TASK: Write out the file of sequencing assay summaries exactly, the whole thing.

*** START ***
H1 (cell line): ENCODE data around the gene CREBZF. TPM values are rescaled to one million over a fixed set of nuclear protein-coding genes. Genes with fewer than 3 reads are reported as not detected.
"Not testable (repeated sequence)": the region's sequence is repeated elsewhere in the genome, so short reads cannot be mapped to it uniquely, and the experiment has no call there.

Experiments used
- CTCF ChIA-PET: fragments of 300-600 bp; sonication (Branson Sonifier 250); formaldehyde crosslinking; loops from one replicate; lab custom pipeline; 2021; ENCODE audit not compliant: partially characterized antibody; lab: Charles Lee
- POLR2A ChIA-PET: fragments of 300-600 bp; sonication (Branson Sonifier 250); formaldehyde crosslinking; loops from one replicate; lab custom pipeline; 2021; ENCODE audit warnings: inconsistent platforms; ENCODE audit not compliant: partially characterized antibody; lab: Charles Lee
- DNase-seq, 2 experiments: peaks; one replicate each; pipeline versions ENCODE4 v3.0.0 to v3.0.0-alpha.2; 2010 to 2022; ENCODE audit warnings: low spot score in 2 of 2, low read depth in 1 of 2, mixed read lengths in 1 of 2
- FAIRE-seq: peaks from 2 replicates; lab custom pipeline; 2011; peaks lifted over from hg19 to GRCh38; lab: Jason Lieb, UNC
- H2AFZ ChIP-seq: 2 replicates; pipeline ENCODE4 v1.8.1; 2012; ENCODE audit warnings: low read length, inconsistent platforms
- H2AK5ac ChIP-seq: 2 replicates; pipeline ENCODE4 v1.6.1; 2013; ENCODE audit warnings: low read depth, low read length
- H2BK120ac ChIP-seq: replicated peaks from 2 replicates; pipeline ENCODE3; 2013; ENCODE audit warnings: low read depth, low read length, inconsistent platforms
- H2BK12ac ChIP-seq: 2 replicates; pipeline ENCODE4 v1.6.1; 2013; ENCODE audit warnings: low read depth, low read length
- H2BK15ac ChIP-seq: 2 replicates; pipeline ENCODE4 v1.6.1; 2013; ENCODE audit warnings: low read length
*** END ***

H1 (cell line): ENCODE data around the gene CREBZF. TPM values are rescaled to one million over a fixed set of nuclear protein-coding genes. Genes with fewer than 3 reads are reported as not detected.
"Not testable (repeated sequence)": the region's sequence is repeated elsewhere in the genome, so short reads cannot be mapped to it uniquely, and the experiment has no call there.

Experiments used
- CTCF ChIA-PET: fragments of 300-600 bp; sonication (Branson Sonifier 250); formaldehyde crosslinking; loops from one replicate; lab custom pipeline; 2021; ENCODE audit not compliant: partially characterized antibody; lab: Charles Lee
- POLR2A ChIA-PET: fragments of 300-600 bp; sonication (Branson Sonifier 250); formaldehyde crosslinking; loops from one replicate; lab custom pipeline; 2021; ENCODE audit warnings: inconsistent platforms; ENCODE audit not compliant: partially characterized antibody; lab: Charles Lee
- DNase-seq, 2 experiments: peaks; one replicate each; pipeline versions ENCODE4 v3.0.0 to v3.0.0-alpha.2; 2010 to 2022; ENCODE audit warnings: low spot score in 2 of 2, low read depth in 1 of 2, mixed read lengths in 1 of 2
- FAIRE-seq: peaks from 2 replicates; lab custom pipeline; 2011; peaks lifted over from hg19 to GRCh38; lab: Jason Lieb, UNC
- H2AFZ ChIP-seq: 2 replicates; pipeline ENCODE4 v1.8.1; 2012; ENCODE audit warnings: low read length, inconsistent platforms
- H2AK5ac ChIP-seq: 2 replicates; pipeline ENCODE4 v1.6.1; 2013; ENCODE audit warnings: low read depth, low read length
- H2BK120ac ChIP-seq: replicated peaks from 2 replicates; pipeline ENCODE3; 2013; ENCODE audit warnings: low read depth, low read length, inconsistent platforms
- H2BK12ac ChIP-seq: 2 replicates; pipeline ENCODE4 v1.6.1; 2013; ENCODE audit warnings: low read depth, low read length
- H2BK15ac ChIP-seq: 2 replicates; pipeline ENCODE4 v1.6.1; 2013; ENCODE audit warnings: low read length